I went to a concert recently that I had been dying to attend for years. When I found out they were coming here, I told my wife that we have to go. She wasn’t nearly as excited about this idea as I was, but I told her this really sad sob story about how I’ve been trying to catch them live for 25 years (which was absolutely true), but something always got in the way. Once I had permission to shop for tickets, I attacked the internet in search of the best seats I could find — for the price limit I was granted, that is.
I found what looked like the perfect seats. The website assured me that it was in the middle concourse, and a quick glance at the seating chart seemed to confirm that we were going to be in great shape. I couldn’t believe the deal I was getting for such a — well, such a sort of reasonable price. I bought those tickets, stuffed them in my Apple Wallet, and began wetting myself with excitement.
We arrived at the stadium on the night of the concert, and the place was packed. I hadn’t done my homework on this group’s history with where I live, but I figured there would be a decent turnout. Decent was a gross understatement. As we made our way to our seats, I noticed that we just kept climbing and climbing and … yeah. Turns out we were not in the middle of the arena. We weren’t exactly in the rafters, but I could hit them with a rock from where we were. I began complaining immediately when we reached our seats. My wife just rolled her eyes and went to sleep on my shoulder.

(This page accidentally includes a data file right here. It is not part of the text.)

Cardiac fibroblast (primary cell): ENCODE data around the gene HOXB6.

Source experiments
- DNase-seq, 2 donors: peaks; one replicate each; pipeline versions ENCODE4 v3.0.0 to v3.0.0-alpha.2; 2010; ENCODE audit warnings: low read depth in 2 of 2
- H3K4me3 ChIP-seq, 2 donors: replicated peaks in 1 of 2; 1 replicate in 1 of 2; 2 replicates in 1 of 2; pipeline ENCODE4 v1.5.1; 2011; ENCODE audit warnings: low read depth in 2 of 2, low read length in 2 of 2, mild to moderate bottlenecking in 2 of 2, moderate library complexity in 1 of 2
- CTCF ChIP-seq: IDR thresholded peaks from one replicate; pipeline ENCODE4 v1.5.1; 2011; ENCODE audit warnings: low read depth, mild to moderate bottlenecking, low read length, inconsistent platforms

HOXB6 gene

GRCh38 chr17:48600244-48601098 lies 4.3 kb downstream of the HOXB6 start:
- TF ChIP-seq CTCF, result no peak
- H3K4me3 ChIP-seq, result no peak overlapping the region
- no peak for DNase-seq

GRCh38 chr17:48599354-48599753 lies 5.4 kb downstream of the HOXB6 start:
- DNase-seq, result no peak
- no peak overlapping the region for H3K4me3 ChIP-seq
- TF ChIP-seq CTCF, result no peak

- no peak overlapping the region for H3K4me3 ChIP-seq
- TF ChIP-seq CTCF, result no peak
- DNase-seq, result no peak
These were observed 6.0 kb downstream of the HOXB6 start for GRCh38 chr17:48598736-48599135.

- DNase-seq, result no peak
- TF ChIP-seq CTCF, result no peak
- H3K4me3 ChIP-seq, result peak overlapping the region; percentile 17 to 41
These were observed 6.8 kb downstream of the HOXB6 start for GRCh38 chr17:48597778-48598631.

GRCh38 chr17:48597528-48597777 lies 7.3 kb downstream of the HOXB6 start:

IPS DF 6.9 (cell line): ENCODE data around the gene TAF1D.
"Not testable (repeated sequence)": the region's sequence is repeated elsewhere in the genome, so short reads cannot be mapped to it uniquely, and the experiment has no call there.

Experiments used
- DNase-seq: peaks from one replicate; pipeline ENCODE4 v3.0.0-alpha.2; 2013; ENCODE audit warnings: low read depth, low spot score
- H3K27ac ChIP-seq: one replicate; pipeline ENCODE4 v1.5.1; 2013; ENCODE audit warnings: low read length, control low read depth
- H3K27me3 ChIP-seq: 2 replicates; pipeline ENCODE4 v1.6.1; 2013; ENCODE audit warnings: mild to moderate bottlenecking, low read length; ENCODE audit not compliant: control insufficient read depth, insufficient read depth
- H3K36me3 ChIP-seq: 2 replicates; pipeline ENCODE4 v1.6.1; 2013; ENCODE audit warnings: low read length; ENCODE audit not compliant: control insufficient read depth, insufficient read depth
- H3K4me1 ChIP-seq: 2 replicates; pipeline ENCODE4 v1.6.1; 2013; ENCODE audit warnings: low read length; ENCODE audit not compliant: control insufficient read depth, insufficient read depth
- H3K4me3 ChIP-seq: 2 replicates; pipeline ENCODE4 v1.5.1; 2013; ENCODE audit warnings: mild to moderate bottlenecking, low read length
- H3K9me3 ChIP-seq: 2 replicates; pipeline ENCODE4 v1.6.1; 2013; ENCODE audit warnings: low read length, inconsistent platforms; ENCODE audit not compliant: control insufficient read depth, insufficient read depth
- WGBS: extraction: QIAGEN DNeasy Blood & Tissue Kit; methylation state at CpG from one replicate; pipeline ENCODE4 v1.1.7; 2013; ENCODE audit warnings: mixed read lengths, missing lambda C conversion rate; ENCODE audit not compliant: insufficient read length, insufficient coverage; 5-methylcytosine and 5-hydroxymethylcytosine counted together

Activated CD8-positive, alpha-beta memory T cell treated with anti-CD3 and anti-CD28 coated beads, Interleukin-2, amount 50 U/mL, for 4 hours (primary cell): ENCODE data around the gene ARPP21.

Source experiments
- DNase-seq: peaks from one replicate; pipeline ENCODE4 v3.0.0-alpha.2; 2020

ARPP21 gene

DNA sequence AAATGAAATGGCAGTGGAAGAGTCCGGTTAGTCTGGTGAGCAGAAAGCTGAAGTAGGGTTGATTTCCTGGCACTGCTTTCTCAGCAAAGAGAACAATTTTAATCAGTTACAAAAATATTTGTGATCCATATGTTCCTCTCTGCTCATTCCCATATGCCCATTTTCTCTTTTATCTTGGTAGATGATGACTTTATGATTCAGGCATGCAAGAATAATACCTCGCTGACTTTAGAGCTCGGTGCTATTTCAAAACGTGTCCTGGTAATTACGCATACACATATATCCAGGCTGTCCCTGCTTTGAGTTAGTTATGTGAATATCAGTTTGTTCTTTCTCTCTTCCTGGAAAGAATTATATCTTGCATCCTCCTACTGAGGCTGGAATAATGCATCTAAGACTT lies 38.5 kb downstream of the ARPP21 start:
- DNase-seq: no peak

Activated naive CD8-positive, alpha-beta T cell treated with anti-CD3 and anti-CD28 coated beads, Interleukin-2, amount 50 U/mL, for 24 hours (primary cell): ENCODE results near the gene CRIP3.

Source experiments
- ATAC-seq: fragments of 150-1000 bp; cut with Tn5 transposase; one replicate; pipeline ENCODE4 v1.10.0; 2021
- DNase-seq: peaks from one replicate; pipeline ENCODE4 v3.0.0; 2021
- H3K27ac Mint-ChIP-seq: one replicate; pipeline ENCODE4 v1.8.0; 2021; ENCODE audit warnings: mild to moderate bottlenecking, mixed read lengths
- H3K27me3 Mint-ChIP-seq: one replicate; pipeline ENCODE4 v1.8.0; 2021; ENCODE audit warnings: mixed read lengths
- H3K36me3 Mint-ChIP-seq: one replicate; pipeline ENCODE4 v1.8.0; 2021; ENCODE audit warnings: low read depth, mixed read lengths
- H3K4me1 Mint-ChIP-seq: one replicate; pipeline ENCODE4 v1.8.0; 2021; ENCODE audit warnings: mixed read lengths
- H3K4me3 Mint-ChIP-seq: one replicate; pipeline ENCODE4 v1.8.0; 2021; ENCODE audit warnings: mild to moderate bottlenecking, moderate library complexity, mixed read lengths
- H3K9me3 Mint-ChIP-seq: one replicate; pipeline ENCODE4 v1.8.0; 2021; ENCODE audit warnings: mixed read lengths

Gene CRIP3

Funny thing about concerts: turns out you can hear them just as well from any seat in the arena. The concert was fantastic, and honestly, what made it even better was the fact that I could not only see the band from where we were sitting, I could see almost everyone in the arena. Seeing everyone having such a great time actually made the experience better.
My life has always been kind of like that. I didn’t grow up with much, which set me apart from most of the people I grew up and went to school with. It felt lonely much of the time, but looking back on it now, I realize that I had an advantage many of them don’t. Not being accepted actually afforded me the opportunity to take in the world from outside of it rather than having to figure it out from within.
I have always been in the cheap seats of life — mostly because that was all I could afford. Now I can do better, but I choose to take in the world from outside because honestly, the view is so much better up here.